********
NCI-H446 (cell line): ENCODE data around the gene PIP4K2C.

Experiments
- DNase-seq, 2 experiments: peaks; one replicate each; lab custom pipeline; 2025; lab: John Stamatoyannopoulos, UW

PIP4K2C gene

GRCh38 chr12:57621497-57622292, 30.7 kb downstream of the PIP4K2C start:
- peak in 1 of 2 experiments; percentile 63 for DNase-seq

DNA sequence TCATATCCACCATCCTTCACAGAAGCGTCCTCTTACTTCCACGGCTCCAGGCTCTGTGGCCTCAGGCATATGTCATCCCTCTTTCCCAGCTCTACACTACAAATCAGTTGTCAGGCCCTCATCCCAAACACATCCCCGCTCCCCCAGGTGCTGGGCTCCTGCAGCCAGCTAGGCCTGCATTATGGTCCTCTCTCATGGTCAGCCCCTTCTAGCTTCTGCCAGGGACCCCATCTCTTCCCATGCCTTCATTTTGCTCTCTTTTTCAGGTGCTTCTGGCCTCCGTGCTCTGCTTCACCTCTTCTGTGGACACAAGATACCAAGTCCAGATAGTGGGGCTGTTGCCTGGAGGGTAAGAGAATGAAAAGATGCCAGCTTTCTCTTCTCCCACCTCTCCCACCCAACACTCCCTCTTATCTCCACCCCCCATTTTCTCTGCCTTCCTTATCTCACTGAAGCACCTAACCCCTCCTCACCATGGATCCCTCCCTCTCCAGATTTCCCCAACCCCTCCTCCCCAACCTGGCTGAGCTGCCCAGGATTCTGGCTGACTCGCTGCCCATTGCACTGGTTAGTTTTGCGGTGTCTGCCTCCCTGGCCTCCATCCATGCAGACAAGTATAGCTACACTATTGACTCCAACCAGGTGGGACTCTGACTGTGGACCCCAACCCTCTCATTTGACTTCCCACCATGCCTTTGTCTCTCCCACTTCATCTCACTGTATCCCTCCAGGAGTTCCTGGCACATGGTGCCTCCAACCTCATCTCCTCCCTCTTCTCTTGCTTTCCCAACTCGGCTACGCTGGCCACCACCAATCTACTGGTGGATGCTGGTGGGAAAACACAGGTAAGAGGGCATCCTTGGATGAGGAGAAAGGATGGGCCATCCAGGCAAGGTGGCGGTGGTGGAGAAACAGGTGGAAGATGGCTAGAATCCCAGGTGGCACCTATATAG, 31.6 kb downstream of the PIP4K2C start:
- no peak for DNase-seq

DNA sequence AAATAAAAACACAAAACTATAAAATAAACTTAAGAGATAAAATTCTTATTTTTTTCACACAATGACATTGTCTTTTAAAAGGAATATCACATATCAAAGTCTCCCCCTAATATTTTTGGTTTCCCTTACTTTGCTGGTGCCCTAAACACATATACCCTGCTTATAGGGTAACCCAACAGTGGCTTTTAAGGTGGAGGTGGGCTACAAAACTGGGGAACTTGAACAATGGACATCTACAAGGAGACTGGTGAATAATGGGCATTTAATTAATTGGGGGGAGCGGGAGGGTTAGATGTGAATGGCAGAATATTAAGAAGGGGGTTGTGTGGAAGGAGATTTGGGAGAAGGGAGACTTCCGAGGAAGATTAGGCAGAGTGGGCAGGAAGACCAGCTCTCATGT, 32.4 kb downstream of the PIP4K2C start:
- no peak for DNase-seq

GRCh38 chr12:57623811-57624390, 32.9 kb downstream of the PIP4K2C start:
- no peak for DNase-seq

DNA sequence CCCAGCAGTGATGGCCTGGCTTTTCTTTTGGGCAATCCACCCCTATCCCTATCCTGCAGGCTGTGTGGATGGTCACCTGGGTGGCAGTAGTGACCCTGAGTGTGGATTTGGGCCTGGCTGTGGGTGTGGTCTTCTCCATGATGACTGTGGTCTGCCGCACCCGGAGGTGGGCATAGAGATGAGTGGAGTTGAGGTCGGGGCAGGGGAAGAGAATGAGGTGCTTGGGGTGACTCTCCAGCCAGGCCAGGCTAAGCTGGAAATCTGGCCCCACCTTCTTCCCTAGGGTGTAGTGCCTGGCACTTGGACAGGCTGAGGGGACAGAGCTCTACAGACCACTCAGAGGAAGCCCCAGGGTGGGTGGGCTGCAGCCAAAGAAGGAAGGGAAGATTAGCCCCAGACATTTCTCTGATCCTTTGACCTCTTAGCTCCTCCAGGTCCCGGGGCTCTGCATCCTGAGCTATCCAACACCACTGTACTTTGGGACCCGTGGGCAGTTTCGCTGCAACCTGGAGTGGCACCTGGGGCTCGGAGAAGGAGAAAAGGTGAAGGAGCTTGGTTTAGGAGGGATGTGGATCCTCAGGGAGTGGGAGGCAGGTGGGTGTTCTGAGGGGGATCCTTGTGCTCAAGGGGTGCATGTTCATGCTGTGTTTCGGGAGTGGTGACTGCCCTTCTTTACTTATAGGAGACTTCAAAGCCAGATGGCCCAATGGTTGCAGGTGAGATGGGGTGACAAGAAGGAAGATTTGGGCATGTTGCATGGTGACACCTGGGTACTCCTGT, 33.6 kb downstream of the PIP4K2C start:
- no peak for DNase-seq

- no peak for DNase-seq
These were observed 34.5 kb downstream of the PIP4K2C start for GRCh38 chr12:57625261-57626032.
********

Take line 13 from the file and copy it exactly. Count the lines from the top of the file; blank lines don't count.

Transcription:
DNA sequence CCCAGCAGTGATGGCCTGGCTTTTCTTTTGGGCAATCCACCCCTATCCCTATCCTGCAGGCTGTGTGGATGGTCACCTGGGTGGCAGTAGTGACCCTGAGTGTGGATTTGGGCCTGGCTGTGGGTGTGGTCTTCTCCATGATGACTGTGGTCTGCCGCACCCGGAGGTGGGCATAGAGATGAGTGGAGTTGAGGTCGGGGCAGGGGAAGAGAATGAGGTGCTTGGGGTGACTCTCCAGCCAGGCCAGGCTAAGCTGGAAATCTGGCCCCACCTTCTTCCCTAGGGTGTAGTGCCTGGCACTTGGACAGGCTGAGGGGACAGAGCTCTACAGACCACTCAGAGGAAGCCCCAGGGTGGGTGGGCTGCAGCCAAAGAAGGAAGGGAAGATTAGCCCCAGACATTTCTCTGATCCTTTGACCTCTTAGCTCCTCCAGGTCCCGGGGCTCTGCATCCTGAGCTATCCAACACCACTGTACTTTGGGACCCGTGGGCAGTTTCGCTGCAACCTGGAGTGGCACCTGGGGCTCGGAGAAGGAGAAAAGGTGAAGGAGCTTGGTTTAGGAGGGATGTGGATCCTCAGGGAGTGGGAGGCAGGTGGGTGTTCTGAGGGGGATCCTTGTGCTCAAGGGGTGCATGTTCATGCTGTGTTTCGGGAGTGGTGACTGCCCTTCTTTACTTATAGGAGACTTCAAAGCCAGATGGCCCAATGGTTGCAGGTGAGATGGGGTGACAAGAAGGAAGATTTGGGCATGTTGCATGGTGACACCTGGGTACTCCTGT, 33.6 kb downstream of the PIP4K2C start: